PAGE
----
Six Nations 2014: Stuart Lancaster warns dropped Freddie Burns as George Ford is handed No 10 opening

Gloucester playmaker told to sort out his club future while England call up three new wingers for Six Nations campaign

Less than two months ago, the England head coach, Stuart Lancaster, identified Freddie Burns of Gloucester as a likely starter in the first red-rose Test against New Zealand, the reigning world champions, in Auckland this summer. That was then. Burns has struggled so badly for form and focus in recent weeks, he has lost his place in Lancaster's squad for the forthcoming Six Nations, having been overtaken by two rival playmakers: George Ford of Bath and Stephen Myler of Northampton.

All Burns has to look forward to in the immediate term is an outing for the second-string England Saxons against the Irish Wolfhounds at Kingsholm, his home ground for the time being, a fortnight tomorrow. It is a heavy fall for a player who could reasonably claim to be the most creative attacking No 10 in the country, Danny Cipriani or no Danny Cipriani.

Lancaster had some kind words to say about Burns as he announced a whole bunch of squads to cover various pieces of international business between now and the end of the northern hemisphere season. "I wouldn't say I'm worried about Freddie because we can all see his talent," the coach commented, "and all players go through a dip in form at some time or other." But Lancaster also acknowledged that Burns currently finds himself in a difficult place when he added: "What's gone on off the field has clearly affected his performances on it, and he needs to put it to bed."

 

Burns, heavily linked with an impending move to Leicester and profoundly distracted as a result, is still in the 33-man senior elite squad from which the lion's share of the summer tourists will be drawn later in the campaign, as are eight players currently on the casualty list: the props Alex Corbisiero and David Wilson; the back-five forwards Geoff Parling and Tom Croft; and the backs Manu Tuilagi, Marland Yarde, Christian Wade and Ben Foden. He is, therefore, still a candidate for the flight to the Land of the Long White Shroud, as All Black country is called by those many rugby folk who view the place as a graveyard. But Ford, in particular, has the capacity to really hurt him over the course of the Six Nations. He needs to rediscover the best of himself, quickly.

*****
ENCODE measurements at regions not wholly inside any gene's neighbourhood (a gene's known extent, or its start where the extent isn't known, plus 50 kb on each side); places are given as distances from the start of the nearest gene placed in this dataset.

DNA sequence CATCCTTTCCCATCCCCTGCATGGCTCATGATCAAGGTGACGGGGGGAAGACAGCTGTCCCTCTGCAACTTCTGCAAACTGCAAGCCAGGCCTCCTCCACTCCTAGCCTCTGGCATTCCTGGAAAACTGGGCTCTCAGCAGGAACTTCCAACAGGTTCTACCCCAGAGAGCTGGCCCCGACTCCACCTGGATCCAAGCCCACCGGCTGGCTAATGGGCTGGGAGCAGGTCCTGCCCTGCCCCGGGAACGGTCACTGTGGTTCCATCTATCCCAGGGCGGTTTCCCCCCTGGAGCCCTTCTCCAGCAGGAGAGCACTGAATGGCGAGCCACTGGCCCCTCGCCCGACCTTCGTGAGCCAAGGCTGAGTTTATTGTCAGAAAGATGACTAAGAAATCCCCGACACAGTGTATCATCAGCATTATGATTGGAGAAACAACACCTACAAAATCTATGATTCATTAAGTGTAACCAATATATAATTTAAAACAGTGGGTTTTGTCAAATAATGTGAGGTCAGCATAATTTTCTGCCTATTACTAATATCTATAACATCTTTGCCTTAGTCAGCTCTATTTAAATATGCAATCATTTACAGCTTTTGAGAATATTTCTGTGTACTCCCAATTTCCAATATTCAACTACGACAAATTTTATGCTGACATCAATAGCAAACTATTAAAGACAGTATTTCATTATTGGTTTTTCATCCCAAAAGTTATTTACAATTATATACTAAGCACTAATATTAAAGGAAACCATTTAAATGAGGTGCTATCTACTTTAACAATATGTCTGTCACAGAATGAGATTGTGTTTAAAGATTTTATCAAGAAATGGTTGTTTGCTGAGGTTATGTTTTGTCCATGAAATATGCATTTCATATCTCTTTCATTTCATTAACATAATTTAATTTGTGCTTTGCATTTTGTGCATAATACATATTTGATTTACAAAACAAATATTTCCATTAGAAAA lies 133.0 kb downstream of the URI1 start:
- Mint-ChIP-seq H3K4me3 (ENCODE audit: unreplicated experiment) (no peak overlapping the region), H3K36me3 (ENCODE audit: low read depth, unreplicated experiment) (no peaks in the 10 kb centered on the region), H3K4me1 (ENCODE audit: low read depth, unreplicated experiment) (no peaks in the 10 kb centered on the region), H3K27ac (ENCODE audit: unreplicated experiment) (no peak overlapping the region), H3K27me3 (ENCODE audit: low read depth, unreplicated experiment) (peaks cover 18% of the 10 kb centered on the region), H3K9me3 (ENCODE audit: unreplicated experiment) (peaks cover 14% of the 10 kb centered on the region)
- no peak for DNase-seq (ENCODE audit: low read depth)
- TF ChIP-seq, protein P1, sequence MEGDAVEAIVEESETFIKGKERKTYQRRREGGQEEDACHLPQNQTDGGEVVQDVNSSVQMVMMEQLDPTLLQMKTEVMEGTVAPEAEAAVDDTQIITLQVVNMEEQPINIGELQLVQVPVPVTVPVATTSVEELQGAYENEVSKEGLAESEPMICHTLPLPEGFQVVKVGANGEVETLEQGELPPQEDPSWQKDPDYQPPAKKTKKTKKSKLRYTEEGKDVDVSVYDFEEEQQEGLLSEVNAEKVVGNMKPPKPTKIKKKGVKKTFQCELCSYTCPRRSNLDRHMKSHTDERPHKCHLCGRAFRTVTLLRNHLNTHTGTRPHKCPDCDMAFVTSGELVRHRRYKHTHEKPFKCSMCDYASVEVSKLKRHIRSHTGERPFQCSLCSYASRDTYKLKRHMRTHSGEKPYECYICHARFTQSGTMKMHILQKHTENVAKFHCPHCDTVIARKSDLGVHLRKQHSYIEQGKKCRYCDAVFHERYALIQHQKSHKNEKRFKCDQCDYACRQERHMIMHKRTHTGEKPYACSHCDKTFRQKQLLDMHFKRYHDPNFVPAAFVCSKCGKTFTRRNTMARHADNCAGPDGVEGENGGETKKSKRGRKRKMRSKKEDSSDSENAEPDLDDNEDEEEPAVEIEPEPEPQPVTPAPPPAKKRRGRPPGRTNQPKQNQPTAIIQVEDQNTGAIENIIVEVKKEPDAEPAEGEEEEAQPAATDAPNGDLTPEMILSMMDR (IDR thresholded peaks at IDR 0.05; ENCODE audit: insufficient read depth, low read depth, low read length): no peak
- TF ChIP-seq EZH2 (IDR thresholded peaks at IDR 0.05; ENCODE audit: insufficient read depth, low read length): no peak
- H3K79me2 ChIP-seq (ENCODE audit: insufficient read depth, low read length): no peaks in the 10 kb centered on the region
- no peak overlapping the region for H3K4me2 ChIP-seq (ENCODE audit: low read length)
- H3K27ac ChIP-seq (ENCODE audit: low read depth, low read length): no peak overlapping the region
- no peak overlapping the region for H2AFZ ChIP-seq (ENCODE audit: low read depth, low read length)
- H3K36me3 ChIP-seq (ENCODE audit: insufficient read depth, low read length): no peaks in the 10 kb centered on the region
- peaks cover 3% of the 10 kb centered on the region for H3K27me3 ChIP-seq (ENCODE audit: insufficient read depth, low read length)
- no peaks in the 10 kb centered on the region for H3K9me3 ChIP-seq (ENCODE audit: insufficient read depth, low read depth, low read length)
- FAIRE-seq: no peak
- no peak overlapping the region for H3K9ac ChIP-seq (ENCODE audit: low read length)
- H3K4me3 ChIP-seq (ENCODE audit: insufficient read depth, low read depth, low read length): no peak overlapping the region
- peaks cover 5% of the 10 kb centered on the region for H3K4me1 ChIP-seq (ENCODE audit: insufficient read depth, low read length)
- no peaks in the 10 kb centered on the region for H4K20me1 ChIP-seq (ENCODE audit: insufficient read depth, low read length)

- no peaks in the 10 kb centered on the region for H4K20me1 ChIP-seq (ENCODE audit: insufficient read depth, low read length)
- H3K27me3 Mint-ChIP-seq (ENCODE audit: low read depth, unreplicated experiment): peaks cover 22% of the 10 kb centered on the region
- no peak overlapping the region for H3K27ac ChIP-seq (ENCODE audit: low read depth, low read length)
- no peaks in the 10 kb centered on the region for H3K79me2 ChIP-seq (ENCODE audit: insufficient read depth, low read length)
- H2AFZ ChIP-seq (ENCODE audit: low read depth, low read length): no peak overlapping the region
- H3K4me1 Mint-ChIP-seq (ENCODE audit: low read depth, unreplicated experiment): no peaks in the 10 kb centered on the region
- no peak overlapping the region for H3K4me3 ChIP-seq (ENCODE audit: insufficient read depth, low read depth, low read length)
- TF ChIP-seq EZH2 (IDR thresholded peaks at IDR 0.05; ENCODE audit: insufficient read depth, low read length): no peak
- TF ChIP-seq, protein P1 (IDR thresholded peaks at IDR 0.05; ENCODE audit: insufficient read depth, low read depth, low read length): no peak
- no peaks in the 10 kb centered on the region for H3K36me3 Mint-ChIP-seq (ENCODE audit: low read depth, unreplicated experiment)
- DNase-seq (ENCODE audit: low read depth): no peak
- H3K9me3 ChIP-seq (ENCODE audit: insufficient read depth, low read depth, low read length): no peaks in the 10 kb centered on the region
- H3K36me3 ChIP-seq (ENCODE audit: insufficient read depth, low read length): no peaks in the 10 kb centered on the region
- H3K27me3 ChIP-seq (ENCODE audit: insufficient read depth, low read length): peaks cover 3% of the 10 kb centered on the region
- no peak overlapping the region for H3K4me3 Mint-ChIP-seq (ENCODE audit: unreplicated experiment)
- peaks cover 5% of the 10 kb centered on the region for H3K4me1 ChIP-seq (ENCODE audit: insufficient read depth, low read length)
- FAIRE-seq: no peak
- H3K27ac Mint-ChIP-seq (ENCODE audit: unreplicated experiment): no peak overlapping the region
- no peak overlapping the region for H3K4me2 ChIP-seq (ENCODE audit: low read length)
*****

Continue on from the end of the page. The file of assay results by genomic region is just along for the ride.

The head coach certainly sees Ford as a live contender for the next World Cup, which will unfold on these shores in the autumn of next year. The 20-year-old son of Mike Ford, who was England's defence strategist at the last global gathering in 2011, is currently mining a rich seam of form at the Recreation Ground, having made the switch from Leicester a few months ago, and while his promotion to Six Nations status is the direct result of Toby Flood's disappearance from red-rose affairs – the long-serving midfielder's move to France next season effectively makes him persona non grata as far as the national coaches are concerned – he would have been difficult to ignore whatever the circumstances.